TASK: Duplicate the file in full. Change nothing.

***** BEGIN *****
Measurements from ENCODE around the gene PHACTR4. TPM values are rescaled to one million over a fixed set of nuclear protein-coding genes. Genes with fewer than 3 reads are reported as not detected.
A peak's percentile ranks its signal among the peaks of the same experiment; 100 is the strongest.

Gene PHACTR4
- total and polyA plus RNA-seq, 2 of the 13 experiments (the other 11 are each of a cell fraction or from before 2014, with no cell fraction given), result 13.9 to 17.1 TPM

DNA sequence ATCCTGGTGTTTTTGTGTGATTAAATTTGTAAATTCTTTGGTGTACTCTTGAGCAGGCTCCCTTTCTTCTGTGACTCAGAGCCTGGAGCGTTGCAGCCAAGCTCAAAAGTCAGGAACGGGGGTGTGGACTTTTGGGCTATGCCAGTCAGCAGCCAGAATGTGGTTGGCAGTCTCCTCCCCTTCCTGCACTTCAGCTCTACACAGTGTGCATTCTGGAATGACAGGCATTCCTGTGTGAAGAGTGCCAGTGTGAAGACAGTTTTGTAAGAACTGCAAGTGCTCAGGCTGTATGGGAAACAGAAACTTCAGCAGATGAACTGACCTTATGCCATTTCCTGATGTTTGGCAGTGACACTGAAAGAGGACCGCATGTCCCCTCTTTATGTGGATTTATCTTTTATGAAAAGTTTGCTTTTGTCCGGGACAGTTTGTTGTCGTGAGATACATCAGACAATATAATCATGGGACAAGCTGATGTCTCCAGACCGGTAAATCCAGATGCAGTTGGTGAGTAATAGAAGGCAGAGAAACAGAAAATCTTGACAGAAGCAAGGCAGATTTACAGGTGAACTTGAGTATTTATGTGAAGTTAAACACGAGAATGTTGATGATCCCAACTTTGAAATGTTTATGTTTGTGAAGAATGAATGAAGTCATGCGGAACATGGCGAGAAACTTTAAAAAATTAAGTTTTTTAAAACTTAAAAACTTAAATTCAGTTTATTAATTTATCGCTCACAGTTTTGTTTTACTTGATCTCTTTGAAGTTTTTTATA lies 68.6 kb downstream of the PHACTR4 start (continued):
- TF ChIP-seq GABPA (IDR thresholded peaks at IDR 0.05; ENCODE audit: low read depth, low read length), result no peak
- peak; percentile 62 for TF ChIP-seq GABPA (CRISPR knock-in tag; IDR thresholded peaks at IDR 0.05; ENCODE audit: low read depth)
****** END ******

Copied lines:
Measurements from ENCODE around the gene PHACTR4. TPM values are rescaled to one million over a fixed set of nuclear protein-coding genes. Genes with fewer than 3 reads are reported as not detected.
A peak's percentile ranks its signal among the peaks of the same experiment; 100 is the strongest.

Gene PHACTR4
- total and polyA plus RNA-seq, 2 of the 13 experiments (the other 11 are each of a cell fraction or from before 2014, with no cell fraction given), result 13.9 to 17.1 TPM

DNA sequence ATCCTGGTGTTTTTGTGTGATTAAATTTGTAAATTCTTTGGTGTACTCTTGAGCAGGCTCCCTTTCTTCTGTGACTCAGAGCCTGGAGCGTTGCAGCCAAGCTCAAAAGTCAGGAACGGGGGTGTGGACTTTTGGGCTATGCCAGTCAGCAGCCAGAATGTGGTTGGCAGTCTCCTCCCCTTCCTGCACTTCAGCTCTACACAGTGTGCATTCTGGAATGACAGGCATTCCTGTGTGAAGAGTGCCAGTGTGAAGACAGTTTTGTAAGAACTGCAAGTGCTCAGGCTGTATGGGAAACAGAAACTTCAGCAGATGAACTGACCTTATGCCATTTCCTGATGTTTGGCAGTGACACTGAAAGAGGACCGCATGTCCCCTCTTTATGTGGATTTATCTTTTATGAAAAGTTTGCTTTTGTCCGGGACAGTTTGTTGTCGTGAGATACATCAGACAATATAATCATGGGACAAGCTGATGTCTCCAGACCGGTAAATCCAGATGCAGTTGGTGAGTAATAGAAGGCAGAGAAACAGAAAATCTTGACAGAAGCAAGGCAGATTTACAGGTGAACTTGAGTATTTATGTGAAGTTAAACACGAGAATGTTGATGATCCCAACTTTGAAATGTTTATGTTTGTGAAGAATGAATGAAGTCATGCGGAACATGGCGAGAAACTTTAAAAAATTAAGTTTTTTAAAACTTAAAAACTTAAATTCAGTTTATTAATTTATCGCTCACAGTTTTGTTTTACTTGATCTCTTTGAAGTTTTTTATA lies 68.6 kb downstream of the PHACTR4 start (continued):
- TF ChIP-seq GABPA (IDR thresholded peaks at IDR 0.05; ENCODE audit: low read depth, low read length), result no peak
- peak; percentile 62 for TF ChIP-seq GABPA (CRISPR knock-in tag; IDR thresholded peaks at IDR 0.05; ENCODE audit: low read depth)